Paper-Based Diagnostics for Pennies
Harvard University and Diagnostics for All have developed a postage-stamp-sized paper diagnostic test based on paper-microfluidics. Place a drop of the sample (e.g. blood, urine, saliva) on the paper, and within minutes the color change on the paper allows for a diagnosis. The first product using this technology is targeted at HIV/AIDS and TB patients who are treated with strong drugs that are toxic to the liver. Many of these patients are at risk of death from liver complications caused by the treatment itself, not from the disease. For pennies, a quick and easy test for liver function will now be available.
Photo credit: Diagnostics for All
If health care workers in developing countries had access to cheap diagnostic tests that could be administered easily, and the results determined right there on the spot - it would mean a revolution in diagnostics for the poor. But this requires a complete re-think of currently available diagnostic testing. Rural clinics in developing countries often lack trained professional technicians, and they must operate with limited access to reagents, no refrigeration or reliable power supply, limited supplies of sterile syringes, and no expensive equipment on which to perform tests.
There are a range of promising products being developed in the diagnostics space, including: low-cost alternatives for centrifugation that use magnetic beads instead of expensive lab equipment; battery-powered, rapid techniques to replace current nucleic acid amplification without the need for thermal cycling; nano-biosensors capable of directly detecting low levels of microbes in a sample within seconds; and the use of paper-microfluidics to create paper-based instant-read diagnostics for the cost of pennies. In each of these categories there are examples of technologies that are in the market or in late stage development – and each provides an interesting case of how intellectual property rights in advanced science and technology has been used to benefit the poor.1 Here we focus on a paper-based point-of-care diagnostic test.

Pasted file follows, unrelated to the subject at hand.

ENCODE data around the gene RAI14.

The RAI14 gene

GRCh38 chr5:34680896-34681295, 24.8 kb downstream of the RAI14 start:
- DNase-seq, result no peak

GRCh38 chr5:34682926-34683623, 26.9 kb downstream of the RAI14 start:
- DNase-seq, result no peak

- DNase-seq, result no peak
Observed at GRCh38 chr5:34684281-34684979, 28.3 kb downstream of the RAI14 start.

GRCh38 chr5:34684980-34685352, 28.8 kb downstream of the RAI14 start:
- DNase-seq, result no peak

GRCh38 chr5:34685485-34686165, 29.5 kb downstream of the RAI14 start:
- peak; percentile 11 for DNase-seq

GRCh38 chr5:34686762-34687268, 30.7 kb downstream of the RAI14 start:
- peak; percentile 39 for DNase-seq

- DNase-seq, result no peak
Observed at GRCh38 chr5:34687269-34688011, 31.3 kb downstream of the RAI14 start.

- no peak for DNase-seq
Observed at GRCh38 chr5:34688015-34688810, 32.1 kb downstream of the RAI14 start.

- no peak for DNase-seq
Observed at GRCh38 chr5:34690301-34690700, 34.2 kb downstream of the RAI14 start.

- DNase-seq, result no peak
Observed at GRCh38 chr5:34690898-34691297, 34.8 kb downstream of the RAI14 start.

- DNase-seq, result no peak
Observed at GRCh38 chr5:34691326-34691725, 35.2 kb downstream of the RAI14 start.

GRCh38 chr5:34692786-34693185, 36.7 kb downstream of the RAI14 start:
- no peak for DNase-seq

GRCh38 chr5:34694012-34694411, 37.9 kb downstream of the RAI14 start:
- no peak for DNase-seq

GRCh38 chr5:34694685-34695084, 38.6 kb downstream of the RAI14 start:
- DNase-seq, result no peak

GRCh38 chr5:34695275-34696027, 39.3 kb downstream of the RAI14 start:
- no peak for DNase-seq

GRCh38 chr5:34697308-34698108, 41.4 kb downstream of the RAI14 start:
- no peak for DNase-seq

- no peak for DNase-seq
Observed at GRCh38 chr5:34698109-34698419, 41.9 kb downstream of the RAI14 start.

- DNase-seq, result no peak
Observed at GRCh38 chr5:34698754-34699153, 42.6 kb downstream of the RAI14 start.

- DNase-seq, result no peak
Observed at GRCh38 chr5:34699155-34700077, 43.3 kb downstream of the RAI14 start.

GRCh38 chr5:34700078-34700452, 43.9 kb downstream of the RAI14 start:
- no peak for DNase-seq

Harvard University and Diagnostics for All have developed a postage-stamp-sized paper diagnostic test. Place a drop of the sample (e.g. blood, urine, saliva) on the paper, and within minutes the color change on the paper allows for a diagnosis.
The device uses paper-microfluidics. The paper is etched with small conduit lines and with assay zones filled with chemical or biological assay reagents corresponding to the test to be conducted. The paper wicks the drop of liquid through the channels onto the assay zones, without the aid of pumps or power. In a matter of minutes, when the drop contacts the colormetric assay zones, they will change color, so that without need for special skill or training one may compare the result with a reference scale printed on the device.
The first product using this technology is targeted at HIV/AIDS and TB patients who are treated with strong drugs that are toxic to the liver. Many of these patients are at risk of death from liver complications caused by the treatment itself, not from the disease. Such complications are rare in developed countries where the patient’s liver function is regularly monitored, but can be fatal for patients in developing countries where there is no diagnostic supervision.